“My father’s just been murdered! I can’t concentrate!” That’s an actual line from Don’t Open Till Christmas, a 1984 British slasher film that combines the polite reserve of the BBC drawing-room mystery with the creative impalings of American exploitation. While the London tabloids gush that there’s only “three more killing days ’til Christmas,” the city is being terrorized by a maniac who’s slaughtering men in Santa suits. Scotland Yard is perplexed. The chief Inspector (played by the movie’s director, Edmund Perdom) can’t find any clear pattern to the crimes beyond the fuzzy red suits worn by all the victims; meanwhile, he’s being driven to distraction by a scandalized public and creepy reporter Alan Lake. And then there’s the stripper who gets involved with the case when she witnesses a pervy Santa being gutted on the other side of her peepshow glass; and the woman from way back at the start of this paragraph, who’s frazzled because her dad got speared through back of the head while he was in the middle of playing Santa at an office Christmas party. Don’t Open Till Christmas seems to introduce new characters roughly every 10 minutes, none of whom assert themselves as the movie’s actual hero.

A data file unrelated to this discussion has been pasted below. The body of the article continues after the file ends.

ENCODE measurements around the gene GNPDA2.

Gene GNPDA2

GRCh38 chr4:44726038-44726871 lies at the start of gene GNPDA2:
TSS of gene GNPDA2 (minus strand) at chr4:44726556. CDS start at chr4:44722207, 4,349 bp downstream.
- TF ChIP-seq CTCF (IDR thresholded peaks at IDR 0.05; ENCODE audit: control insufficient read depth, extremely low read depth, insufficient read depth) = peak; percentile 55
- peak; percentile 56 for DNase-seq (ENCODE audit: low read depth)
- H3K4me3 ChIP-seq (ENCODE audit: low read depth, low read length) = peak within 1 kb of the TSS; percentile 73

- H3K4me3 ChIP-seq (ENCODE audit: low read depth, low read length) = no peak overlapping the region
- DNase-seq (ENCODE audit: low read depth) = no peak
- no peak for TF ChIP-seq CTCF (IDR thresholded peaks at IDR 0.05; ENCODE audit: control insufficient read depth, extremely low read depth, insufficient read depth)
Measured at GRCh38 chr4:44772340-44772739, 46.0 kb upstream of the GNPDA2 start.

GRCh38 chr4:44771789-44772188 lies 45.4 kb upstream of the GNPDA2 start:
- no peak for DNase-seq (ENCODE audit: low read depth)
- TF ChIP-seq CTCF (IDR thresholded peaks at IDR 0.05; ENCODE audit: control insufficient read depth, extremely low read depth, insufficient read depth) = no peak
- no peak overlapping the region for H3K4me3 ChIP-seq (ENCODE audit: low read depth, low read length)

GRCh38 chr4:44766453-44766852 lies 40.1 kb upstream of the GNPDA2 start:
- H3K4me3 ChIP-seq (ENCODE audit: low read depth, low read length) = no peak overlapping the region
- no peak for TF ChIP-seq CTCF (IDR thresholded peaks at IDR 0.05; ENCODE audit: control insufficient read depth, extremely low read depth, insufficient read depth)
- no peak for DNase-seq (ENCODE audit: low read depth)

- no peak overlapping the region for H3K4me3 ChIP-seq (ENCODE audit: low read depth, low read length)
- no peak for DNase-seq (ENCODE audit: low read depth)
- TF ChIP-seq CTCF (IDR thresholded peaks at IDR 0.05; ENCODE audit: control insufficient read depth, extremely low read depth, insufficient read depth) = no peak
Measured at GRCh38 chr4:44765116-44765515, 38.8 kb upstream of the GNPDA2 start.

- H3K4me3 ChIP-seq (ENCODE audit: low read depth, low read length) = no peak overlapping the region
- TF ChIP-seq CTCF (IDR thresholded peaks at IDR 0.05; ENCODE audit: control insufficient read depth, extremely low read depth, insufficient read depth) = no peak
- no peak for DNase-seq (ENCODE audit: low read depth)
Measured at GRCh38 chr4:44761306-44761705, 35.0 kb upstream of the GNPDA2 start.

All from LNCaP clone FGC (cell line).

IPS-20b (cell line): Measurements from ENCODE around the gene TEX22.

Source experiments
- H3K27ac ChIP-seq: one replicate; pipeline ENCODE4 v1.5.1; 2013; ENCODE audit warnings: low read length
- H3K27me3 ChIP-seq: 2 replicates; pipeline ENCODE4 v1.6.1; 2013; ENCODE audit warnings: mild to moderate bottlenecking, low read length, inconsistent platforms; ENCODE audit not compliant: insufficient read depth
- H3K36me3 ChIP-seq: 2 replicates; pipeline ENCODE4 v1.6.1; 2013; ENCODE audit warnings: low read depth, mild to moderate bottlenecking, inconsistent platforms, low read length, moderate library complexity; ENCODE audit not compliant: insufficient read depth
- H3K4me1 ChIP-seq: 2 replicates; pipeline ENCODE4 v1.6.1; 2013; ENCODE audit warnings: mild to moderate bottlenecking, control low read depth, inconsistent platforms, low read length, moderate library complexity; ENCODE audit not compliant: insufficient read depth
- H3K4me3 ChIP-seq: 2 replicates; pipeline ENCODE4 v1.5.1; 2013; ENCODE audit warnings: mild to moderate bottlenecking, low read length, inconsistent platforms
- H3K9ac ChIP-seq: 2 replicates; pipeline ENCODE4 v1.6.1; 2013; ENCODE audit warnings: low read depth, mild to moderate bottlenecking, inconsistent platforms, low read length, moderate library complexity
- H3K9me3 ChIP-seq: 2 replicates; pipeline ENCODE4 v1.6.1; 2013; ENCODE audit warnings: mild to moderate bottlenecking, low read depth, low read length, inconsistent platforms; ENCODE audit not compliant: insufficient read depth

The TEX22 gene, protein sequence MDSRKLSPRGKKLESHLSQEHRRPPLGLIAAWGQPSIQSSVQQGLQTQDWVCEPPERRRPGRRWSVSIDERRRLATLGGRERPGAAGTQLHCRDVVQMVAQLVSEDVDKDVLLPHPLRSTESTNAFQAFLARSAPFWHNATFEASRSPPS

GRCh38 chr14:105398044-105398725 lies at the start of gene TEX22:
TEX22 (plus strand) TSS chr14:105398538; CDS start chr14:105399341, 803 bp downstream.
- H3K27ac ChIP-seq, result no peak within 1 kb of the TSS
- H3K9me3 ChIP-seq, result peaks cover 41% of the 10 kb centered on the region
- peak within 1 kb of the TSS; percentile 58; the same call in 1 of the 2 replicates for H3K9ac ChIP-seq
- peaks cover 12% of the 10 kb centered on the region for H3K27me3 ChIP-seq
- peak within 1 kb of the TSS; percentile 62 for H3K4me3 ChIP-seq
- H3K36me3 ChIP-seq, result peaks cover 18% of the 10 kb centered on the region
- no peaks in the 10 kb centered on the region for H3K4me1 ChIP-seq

The Don’t Open Till Christmas DVD liner notes mention that veteran B-movie actor Perdom only agreed to star in the movie if he could also direct it, but he proved so inept that he was fired, and was replaced by another director, who was also fired. That may explain why Don’t Open feels like three incomplete movies happening simultaneously, all yoked together by the occasional Santacide (plus, inexplicably, a full musical number by horror-queen-turned-dance-pop-diva Caroline Munro). Even the initial warning that Christmas is only three days away falls by the wayside as new victims and new witnesses keep adding digressions for new directors to follow. The killer is revealed to the audience about two-thirds of the way through the film, but even that fails to drive the plot any closer to a conclusion. Instead, there’s more killing, and more harrumphing by the authorities and the citizenry alike. “Are you any nearer to solving these dreadful Santa Claus crimes?” someone politely asks at one point. It’s a question that remains damnably unanswered, even now.
Key features: An hourlong (!) making-of feature produced in the mid-’80s, and a new half-hour featurette about colorful sleaze-merchant Dick Randall.